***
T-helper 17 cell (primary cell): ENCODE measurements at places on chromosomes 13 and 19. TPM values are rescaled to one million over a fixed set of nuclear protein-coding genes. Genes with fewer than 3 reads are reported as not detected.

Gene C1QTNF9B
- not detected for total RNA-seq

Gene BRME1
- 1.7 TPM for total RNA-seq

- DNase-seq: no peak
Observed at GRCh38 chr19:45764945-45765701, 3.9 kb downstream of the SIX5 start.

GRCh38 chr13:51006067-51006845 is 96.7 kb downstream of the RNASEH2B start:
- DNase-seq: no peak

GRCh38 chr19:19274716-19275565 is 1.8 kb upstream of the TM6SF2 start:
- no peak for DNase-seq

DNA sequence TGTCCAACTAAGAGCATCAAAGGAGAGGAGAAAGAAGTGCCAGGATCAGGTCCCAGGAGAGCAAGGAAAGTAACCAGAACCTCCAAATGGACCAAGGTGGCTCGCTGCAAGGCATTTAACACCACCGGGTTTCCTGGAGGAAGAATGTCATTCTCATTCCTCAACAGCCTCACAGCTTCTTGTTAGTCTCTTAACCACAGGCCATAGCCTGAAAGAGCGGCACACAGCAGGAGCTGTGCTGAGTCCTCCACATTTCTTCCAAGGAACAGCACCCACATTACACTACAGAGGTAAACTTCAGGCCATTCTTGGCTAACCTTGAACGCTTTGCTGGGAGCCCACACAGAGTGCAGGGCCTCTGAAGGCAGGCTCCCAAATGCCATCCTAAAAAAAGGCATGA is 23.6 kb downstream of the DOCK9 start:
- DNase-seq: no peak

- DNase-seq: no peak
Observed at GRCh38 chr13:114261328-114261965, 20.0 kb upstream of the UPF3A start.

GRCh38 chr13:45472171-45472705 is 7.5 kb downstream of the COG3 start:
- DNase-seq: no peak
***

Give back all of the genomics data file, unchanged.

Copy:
T-helper 17 cell (primary cell): ENCODE measurements at places on chromosomes 13 and 19. TPM values are rescaled to one million over a fixed set of nuclear protein-coding genes. Genes with fewer than 3 reads are reported as not detected.

Gene C1QTNF9B
- not detected for total RNA-seq

Gene BRME1
- 1.7 TPM for total RNA-seq

- DNase-seq: no peak
Observed at GRCh38 chr19:45764945-45765701, 3.9 kb downstream of the SIX5 start.

GRCh38 chr13:51006067-51006845 is 96.7 kb downstream of the RNASEH2B start:
- DNase-seq: no peak

GRCh38 chr19:19274716-19275565 is 1.8 kb upstream of the TM6SF2 start:
- no peak for DNase-seq

DNA sequence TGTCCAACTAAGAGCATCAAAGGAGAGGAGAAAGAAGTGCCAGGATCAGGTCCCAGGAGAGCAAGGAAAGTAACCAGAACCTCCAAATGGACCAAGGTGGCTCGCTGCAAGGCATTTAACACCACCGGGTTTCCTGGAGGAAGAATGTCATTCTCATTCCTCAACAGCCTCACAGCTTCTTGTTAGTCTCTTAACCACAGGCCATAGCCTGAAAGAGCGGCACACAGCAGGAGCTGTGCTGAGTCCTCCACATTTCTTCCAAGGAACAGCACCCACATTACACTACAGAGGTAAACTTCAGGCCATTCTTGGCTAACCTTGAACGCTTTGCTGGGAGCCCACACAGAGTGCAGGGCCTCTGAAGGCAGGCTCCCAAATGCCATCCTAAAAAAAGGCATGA is 23.6 kb downstream of the DOCK9 start:
- DNase-seq: no peak

- DNase-seq: no peak
Observed at GRCh38 chr13:114261328-114261965, 20.0 kb upstream of the UPF3A start.

GRCh38 chr13:45472171-45472705 is 7.5 kb downstream of the COG3 start:
- DNase-seq: no peak